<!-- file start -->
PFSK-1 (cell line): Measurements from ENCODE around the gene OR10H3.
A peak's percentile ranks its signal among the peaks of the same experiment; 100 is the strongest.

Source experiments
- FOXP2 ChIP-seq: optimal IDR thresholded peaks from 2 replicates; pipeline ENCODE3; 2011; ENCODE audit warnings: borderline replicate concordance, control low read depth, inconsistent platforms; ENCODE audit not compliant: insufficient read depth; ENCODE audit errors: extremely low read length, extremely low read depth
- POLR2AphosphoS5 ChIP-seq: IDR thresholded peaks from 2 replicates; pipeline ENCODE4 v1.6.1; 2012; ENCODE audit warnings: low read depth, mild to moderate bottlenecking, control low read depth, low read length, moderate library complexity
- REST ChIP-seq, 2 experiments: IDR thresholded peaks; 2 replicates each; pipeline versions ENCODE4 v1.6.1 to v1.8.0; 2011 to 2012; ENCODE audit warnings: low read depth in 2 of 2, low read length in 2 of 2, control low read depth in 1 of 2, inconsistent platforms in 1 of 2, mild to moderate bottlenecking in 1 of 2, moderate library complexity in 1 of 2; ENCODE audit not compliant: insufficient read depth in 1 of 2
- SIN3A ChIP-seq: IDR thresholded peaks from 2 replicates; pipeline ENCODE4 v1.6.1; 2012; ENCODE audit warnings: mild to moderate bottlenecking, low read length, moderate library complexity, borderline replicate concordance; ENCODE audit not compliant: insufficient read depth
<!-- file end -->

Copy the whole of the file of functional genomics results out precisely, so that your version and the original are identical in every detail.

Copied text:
PFSK-1 (cell line): Measurements from ENCODE around the gene OR10H3.
A peak's percentile ranks its signal among the peaks of the same experiment; 100 is the strongest.

Source experiments
- FOXP2 ChIP-seq: optimal IDR thresholded peaks from 2 replicates; pipeline ENCODE3; 2011; ENCODE audit warnings: borderline replicate concordance, control low read depth, inconsistent platforms; ENCODE audit not compliant: insufficient read depth; ENCODE audit errors: extremely low read length, extremely low read depth
- POLR2AphosphoS5 ChIP-seq: IDR thresholded peaks from 2 replicates; pipeline ENCODE4 v1.6.1; 2012; ENCODE audit warnings: low read depth, mild to moderate bottlenecking, control low read depth, low read length, moderate library complexity
- REST ChIP-seq, 2 experiments: IDR thresholded peaks; 2 replicates each; pipeline versions ENCODE4 v1.6.1 to v1.8.0; 2011 to 2012; ENCODE audit warnings: low read depth in 2 of 2, low read length in 2 of 2, control low read depth in 1 of 2, inconsistent platforms in 1 of 2, mild to moderate bottlenecking in 1 of 2, moderate library complexity in 1 of 2; ENCODE audit not compliant: insufficient read depth in 1 of 2
- SIN3A ChIP-seq: IDR thresholded peaks from 2 replicates; pipeline ENCODE4 v1.6.1; 2012; ENCODE audit warnings: mild to moderate bottlenecking, low read length, moderate library complexity, borderline replicate concordance; ENCODE audit not compliant: insufficient read depth